I am a relative latecomer to the Social Networking party, really jumping feet first into the fray last October with a flurry of activity releasing several Facebook applications to see what kind of traction actually existed in the marketplace and to see if there was any “There, there.”
Over the past five months or so I have uncovered several surprising (to me) truths about where Social Networking suffers significant disconnects:
- The vast majority of “the business world” is oblivious to social networks, either passively or actively ignorant of the potential reach and impact of these networks,
- Most of my colleagues / contemporaries (grew up in 70s, college in 80s) are absent from social and professional networking, and
- Businesses that do engage heavily in social networking are media, HR, or web-invested.
Editorial Note: These so called “truths” are of course my personal observations. Your truthiness will vary.
In short, while the numbers of people actively engaged in social networking activity are hyper-aware of the space and what’s going on, there is seemingly no middle ground of those businesses or persons passingly familiar with social networking; they either get it, or they don’t. A great deal of the people who don’t get it – in fact, I would argue they represent a VAST majority of businesses – are the decision makers for technology training, direction, and expenditures.
There are many times I would like to engage my contemporaries with something exciting that I have uncovered or discovered on the social web, only to to find that I don’t share their frame of reference and that I have a many hours, days, or weeks task of bringing them up to speed on the ecosystem before I can begin to discuss the relevancy of this world to what they are (or should be doing).
It’s like discovering that people under 30 really don’t use email like those of us over 30 do. Discovering that nobody gets your “Marsha! Marsha! Marsha!” rant (for me, this happened first in college when my landlord’s son asked me who “Yes” was while thumbing through my albums).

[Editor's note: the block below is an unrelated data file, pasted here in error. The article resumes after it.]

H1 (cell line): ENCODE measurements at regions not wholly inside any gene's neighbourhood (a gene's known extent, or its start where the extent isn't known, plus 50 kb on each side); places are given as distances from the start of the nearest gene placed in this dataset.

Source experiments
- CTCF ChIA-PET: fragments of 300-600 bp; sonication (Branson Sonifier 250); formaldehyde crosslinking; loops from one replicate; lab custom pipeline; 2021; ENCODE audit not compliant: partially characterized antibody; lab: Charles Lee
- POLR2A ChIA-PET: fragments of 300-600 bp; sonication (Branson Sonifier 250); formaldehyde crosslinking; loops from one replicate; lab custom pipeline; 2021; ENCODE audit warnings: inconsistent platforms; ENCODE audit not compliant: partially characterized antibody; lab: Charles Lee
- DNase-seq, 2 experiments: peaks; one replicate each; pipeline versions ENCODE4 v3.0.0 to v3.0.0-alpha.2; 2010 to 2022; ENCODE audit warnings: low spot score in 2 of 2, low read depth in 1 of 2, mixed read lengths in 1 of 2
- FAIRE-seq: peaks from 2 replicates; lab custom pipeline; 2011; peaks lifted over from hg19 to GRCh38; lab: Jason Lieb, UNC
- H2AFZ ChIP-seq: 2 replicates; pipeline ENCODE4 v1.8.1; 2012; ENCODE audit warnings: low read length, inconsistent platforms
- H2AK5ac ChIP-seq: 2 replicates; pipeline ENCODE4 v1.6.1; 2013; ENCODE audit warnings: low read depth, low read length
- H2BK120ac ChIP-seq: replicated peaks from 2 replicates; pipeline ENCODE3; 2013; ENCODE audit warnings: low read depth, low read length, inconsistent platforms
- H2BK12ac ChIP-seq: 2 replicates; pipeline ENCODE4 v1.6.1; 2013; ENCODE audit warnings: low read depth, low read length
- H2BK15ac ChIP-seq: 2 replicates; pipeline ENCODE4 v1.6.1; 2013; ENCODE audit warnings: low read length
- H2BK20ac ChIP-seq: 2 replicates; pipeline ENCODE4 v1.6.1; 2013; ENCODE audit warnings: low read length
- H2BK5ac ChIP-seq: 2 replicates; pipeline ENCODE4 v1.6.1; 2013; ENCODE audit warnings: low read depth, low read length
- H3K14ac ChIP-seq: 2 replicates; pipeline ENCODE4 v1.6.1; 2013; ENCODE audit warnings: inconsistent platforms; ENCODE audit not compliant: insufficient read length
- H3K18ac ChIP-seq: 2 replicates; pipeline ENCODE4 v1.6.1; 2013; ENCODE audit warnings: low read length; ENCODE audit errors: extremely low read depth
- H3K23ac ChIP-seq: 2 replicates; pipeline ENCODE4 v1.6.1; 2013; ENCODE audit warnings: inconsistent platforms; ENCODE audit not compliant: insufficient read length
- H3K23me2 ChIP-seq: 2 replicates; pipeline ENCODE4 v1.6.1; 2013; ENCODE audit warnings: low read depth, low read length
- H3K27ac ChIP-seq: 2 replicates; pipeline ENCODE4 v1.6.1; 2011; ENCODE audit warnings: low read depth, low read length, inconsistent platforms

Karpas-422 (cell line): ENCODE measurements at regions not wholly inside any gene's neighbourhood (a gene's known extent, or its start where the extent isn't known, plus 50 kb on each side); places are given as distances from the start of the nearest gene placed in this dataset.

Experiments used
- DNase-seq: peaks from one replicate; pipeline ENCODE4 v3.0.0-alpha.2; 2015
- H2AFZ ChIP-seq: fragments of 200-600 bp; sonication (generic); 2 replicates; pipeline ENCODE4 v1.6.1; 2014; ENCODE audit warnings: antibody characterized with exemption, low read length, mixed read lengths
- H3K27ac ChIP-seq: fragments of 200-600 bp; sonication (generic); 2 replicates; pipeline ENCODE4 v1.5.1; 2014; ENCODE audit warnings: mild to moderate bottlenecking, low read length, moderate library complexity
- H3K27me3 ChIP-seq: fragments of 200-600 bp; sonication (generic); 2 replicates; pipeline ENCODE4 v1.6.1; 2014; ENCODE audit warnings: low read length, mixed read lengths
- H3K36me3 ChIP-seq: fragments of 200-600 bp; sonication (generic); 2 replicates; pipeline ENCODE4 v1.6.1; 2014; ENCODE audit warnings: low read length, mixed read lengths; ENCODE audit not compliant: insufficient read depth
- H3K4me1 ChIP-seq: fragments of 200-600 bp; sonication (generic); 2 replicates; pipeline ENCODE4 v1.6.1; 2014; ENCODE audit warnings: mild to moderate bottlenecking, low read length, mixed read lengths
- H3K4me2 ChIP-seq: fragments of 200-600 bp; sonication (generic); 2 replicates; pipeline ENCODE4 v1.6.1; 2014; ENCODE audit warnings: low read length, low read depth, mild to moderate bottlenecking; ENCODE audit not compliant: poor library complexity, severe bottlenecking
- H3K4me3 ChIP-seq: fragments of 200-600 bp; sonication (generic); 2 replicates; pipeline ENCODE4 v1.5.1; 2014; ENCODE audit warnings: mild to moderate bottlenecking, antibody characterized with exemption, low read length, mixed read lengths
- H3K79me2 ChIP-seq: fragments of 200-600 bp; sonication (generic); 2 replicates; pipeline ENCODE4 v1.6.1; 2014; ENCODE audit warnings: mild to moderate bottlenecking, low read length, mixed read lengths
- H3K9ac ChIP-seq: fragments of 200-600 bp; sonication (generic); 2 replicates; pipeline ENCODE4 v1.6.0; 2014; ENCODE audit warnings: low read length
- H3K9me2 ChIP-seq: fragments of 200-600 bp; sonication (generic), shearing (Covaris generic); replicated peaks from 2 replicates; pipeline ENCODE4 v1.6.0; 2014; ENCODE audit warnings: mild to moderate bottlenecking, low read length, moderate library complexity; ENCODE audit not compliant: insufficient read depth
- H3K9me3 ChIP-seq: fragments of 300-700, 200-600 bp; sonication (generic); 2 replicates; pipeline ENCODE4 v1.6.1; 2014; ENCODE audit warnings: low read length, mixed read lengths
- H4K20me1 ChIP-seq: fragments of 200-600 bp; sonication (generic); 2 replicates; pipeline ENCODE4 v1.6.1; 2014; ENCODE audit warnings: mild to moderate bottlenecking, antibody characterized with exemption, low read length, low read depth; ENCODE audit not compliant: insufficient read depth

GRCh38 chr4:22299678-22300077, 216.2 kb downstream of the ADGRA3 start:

HR people definitely “get” social networking. LinkedIn is the SN equivalent of the Rolodex for these folks as they hungrily hoard their network connections and chum with the best of them. Media types (PR flaks, marketers, political activists, RSS geeks, news organizations, bloggers, conference goers, echo chamber yodelers, attention whores, and the like) “get” social networking for its ability to reach audiences. The web-invested (the Facebooks, MySpaces, Bebos, LinkedIn, Twitters, QIKs, Plaxos, web startups, VCs, etc.) “get” social networking as another fresh field to “flip and fly.”
Where does that leave the vast majority of the “real” business world? You know, the business world of retailers, bakers, butchers, car repairmen, soldiers, doctors, lawyers, firemen, policemen, government cogs, Walmart greeters, teachers, factory workers, engineers, dry cleaners, convenience store clerks, TSA screeners (TSA Gangstaz, holla), and the like? Disconnected and disenfranchised.
This is not an argument that for social networking to be successful, all of these (and more) need to be connected and engaged – I simply am pointing out that what the echo chamber of the social web deems to be important and all encompassing really only represents a small fraction of the “real” economy that the “knowledge based” economy willingly or unconsciously fails to consider any time we’re slapping each other on the back for Google Juice.
If social networks are about making connections, and meaningful connections, we will need to extend beyond the self-congratulatory echo chamber silos that we have built for ourselves and figure out how all this stuff we are building can be used for meaningful and long lasting purposes; raising our kids, feeding the poor, paying tuitions and mortgages, providing insight to the masses, leaving the world a better place than how we found it.